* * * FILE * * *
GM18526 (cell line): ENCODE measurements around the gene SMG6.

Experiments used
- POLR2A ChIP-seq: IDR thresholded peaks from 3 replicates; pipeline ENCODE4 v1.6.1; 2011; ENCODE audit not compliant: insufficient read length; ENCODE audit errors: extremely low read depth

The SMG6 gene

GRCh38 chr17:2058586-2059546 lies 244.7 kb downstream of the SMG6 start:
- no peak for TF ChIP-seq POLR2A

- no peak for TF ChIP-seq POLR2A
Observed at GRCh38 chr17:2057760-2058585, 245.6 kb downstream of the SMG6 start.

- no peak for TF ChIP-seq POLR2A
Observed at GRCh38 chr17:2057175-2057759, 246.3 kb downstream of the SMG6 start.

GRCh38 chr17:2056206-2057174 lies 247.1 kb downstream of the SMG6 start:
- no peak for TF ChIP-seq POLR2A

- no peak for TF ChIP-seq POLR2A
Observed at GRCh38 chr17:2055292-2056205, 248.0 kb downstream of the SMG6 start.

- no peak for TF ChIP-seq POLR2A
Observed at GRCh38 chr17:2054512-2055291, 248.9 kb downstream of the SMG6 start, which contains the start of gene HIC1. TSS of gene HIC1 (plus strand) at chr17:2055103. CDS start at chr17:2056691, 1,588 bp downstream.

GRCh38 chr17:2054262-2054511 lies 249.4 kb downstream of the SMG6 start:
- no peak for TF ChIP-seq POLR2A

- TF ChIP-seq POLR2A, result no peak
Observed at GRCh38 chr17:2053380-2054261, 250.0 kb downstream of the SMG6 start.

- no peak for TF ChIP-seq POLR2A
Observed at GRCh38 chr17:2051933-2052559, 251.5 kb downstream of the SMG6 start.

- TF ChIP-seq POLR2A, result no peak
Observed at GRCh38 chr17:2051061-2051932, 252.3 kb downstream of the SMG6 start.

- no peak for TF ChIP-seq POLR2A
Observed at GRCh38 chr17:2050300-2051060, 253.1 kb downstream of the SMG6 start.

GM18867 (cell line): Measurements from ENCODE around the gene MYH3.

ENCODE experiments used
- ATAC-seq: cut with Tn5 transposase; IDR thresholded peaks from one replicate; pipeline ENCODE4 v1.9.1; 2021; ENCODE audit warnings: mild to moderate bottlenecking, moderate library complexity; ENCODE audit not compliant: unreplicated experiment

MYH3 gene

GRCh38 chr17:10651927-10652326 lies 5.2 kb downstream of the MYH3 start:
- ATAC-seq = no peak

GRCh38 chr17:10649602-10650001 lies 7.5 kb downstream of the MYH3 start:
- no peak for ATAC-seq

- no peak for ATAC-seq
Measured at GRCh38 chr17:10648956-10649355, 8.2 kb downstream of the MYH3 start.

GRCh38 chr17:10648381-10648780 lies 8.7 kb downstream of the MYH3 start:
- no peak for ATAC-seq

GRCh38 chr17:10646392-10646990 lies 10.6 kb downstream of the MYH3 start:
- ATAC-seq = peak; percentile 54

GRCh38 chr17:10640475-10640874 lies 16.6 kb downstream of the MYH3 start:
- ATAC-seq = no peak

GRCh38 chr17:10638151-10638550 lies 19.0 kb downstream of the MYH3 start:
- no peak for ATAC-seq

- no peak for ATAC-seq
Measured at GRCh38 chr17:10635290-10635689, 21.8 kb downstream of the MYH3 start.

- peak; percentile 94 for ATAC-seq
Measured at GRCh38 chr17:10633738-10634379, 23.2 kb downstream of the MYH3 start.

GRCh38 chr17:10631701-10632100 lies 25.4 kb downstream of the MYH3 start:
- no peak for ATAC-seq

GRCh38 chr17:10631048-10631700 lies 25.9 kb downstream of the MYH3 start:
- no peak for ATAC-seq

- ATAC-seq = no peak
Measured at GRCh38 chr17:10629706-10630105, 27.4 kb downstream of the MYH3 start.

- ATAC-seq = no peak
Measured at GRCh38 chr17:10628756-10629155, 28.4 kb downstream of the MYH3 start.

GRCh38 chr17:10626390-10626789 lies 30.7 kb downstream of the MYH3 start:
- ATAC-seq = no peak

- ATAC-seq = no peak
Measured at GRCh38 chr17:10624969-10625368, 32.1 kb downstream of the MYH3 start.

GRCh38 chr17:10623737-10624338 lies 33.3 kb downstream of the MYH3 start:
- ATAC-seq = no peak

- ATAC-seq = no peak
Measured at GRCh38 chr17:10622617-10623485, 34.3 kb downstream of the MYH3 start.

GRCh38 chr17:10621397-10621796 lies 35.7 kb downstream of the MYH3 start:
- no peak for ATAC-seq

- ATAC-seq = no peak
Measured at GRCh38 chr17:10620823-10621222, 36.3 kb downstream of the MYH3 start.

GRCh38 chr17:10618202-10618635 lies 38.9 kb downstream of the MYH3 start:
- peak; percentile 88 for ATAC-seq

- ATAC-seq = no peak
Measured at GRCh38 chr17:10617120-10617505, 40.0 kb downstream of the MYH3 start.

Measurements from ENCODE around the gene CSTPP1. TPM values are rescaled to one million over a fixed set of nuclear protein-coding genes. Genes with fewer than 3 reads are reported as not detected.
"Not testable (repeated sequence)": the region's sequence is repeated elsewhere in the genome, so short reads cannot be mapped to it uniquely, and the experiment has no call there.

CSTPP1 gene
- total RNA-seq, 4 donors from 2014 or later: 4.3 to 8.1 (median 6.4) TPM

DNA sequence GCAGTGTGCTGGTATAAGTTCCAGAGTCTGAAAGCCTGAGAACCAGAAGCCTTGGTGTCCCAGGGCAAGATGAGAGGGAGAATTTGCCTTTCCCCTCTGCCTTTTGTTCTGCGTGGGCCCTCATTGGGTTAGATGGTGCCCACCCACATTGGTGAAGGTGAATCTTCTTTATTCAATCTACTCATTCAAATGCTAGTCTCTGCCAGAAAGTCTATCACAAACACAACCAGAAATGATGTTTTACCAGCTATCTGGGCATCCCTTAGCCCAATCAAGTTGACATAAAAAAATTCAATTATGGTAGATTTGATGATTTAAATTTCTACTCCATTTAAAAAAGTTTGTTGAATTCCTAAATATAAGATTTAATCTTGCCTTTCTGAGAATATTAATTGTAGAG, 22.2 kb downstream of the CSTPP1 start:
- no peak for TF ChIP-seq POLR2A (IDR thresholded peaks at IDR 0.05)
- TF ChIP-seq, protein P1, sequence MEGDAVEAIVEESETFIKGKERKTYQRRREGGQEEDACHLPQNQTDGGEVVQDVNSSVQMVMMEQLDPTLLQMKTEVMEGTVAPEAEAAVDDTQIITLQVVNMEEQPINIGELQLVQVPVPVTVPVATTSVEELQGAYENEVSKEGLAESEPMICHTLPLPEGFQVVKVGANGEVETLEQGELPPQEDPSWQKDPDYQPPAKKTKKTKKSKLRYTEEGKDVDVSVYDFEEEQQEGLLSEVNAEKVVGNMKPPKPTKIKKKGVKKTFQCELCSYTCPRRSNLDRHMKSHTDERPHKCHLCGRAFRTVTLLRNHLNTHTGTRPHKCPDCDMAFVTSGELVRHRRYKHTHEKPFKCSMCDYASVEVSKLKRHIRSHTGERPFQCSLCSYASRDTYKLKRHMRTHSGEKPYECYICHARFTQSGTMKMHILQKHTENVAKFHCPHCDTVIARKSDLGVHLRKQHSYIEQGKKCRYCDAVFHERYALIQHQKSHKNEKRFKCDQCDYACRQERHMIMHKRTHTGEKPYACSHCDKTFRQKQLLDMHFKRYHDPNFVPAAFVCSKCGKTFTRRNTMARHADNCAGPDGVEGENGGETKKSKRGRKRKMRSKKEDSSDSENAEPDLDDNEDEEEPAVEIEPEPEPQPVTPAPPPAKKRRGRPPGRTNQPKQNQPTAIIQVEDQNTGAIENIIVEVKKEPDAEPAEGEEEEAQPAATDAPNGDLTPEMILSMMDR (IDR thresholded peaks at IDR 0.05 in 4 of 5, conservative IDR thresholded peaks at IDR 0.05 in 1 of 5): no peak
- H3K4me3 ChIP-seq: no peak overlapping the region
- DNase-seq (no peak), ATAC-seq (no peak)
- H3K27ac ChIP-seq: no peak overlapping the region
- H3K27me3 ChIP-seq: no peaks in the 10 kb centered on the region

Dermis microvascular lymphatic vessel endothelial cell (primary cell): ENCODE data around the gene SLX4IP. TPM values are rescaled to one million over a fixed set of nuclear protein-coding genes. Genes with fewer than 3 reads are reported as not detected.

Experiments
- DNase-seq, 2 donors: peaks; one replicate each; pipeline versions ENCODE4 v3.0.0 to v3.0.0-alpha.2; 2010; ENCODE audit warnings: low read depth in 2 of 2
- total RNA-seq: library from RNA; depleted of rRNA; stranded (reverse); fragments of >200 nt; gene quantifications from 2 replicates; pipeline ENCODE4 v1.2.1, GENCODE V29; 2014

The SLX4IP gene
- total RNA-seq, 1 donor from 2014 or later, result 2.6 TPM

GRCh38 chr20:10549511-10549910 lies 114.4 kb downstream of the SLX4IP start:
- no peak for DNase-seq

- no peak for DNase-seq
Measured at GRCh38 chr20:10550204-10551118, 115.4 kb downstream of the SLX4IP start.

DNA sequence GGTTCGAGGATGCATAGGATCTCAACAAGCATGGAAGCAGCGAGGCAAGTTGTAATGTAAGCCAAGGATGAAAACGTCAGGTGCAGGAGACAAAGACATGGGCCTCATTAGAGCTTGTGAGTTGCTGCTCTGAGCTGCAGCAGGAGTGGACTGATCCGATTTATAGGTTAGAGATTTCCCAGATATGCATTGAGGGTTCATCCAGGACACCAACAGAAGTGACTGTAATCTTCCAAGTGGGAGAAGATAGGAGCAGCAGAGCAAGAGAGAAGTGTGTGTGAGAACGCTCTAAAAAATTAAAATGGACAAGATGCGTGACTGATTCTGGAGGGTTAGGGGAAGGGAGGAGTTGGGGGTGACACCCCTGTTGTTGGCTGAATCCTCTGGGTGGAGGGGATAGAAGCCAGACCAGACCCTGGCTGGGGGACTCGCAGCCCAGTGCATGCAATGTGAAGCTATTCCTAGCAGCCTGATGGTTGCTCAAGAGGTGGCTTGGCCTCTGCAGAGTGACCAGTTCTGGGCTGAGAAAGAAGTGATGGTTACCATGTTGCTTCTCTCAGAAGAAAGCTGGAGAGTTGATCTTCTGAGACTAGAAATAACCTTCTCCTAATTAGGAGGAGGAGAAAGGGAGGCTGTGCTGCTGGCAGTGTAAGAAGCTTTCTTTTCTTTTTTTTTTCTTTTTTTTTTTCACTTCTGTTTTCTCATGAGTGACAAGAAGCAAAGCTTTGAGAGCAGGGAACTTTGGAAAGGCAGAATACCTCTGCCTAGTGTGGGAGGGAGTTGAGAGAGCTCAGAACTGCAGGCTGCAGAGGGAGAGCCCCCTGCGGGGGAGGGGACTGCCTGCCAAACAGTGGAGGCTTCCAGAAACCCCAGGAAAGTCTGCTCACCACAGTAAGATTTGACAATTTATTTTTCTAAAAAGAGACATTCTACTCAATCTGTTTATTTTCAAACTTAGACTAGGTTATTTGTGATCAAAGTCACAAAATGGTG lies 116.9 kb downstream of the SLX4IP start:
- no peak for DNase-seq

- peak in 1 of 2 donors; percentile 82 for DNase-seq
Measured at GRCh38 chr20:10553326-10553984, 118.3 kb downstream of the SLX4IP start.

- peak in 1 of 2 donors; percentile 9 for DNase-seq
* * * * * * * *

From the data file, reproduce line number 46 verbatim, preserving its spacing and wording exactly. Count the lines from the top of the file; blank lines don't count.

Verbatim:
Measured at GRCh38 chr17:10635290-10635689, 21.8 kb downstream of the MYH3 start.